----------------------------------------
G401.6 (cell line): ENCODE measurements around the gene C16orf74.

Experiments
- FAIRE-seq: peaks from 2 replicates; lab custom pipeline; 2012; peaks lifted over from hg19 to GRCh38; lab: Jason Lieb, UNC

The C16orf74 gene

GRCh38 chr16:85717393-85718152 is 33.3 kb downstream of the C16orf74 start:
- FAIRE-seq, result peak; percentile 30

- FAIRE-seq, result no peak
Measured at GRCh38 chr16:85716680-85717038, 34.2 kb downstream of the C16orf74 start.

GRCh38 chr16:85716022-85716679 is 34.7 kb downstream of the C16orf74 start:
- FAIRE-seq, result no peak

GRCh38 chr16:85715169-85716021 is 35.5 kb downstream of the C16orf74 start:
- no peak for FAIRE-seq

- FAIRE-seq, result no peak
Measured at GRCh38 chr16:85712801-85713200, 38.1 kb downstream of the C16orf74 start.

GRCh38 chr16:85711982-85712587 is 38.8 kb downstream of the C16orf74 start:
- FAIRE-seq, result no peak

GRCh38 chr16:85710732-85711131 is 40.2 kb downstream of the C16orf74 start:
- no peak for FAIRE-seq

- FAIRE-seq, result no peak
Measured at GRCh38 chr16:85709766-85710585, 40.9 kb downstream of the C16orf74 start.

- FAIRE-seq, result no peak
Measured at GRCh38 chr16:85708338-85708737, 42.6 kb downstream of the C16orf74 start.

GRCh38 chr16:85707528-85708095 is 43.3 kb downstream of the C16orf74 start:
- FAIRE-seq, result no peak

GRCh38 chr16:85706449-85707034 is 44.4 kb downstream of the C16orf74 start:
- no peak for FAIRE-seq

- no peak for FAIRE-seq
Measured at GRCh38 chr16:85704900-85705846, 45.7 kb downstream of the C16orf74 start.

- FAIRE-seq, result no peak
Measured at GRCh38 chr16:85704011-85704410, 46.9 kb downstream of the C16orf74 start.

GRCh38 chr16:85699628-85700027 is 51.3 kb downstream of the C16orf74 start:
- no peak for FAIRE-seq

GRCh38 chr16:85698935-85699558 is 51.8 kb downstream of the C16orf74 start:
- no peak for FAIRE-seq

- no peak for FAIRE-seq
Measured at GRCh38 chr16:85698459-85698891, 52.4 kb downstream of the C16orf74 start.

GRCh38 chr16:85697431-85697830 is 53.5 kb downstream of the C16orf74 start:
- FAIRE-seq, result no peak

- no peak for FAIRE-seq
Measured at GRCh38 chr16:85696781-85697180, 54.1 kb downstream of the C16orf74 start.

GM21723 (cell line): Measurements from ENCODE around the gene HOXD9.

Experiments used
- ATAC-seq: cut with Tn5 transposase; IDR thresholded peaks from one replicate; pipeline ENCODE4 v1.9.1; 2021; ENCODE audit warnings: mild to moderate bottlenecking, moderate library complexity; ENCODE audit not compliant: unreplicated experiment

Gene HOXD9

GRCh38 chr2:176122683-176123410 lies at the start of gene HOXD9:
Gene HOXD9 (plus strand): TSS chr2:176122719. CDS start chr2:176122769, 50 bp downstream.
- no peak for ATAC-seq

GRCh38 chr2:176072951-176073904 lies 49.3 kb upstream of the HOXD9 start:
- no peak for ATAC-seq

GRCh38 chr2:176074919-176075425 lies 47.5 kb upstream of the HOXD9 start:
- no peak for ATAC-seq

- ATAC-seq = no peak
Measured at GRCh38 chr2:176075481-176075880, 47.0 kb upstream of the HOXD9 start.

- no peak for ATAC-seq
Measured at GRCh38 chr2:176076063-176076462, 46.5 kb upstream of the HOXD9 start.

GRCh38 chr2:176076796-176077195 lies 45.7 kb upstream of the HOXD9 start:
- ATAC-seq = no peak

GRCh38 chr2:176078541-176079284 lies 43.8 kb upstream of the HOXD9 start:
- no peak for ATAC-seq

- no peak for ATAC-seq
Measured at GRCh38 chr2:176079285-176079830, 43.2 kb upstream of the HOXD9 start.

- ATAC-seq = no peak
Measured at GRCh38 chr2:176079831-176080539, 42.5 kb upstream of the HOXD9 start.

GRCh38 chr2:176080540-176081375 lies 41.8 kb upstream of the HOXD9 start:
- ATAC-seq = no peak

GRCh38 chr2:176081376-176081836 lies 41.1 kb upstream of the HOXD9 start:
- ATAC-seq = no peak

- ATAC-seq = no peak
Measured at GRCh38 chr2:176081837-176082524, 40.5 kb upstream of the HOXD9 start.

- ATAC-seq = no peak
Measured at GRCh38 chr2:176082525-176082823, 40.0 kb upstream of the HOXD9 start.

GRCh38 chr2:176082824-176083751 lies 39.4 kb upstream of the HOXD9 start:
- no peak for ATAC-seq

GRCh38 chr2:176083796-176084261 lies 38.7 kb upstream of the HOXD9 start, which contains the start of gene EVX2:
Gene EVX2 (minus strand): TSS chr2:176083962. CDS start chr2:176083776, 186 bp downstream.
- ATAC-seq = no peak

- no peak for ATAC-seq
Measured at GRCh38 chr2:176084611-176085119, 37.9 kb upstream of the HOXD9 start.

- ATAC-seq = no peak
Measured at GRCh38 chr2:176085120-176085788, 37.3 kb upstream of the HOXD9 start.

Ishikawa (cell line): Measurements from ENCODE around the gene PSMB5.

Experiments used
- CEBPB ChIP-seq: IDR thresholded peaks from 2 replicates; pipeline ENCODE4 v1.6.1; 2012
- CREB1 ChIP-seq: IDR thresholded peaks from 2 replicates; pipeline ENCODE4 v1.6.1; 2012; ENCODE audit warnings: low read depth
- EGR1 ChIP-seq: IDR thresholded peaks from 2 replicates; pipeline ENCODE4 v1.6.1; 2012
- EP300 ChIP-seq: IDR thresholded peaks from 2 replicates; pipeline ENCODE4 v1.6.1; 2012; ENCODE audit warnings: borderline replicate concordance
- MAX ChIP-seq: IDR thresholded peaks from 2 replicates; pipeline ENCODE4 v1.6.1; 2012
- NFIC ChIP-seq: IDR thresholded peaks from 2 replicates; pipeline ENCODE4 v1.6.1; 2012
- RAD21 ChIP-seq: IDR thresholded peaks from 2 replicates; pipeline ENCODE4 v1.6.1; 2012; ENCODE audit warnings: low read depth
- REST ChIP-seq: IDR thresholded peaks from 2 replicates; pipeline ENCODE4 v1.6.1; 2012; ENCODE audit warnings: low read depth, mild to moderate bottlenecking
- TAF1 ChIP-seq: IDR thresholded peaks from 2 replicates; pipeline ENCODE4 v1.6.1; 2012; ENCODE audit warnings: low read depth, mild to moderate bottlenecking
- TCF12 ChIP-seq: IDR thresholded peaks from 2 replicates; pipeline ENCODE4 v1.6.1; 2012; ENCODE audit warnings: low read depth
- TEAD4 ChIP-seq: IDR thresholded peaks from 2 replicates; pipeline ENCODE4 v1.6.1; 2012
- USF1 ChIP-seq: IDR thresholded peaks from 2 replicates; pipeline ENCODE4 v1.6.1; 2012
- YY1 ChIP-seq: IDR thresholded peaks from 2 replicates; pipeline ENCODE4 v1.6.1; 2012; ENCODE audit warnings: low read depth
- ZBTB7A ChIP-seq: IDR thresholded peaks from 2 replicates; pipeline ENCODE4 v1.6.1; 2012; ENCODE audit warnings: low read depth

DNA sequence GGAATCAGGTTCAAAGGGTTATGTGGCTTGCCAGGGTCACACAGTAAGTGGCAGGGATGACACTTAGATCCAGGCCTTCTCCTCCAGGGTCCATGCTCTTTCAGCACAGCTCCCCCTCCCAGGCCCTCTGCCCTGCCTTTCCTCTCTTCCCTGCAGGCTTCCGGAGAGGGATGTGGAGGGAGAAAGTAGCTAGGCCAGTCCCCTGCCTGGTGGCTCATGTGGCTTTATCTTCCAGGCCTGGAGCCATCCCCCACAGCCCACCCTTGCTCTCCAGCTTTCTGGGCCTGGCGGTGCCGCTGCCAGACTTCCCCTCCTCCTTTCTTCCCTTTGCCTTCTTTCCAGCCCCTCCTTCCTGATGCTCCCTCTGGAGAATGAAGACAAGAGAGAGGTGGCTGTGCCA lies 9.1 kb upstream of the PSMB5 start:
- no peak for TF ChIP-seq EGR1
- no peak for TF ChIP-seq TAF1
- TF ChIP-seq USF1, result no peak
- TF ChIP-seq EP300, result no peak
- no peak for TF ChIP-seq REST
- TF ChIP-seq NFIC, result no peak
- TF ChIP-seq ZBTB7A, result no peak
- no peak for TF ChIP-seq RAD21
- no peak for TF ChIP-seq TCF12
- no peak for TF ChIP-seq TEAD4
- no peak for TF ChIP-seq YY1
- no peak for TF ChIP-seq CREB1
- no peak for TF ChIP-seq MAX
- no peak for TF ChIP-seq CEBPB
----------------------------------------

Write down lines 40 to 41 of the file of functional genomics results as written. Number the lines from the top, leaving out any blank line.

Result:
Measured at GRCh38 chr16:85696781-85697180, 54.1 kb downstream of the C16orf74 start.

GM21723 (cell line): Measurements from ENCODE around the gene HOXD9.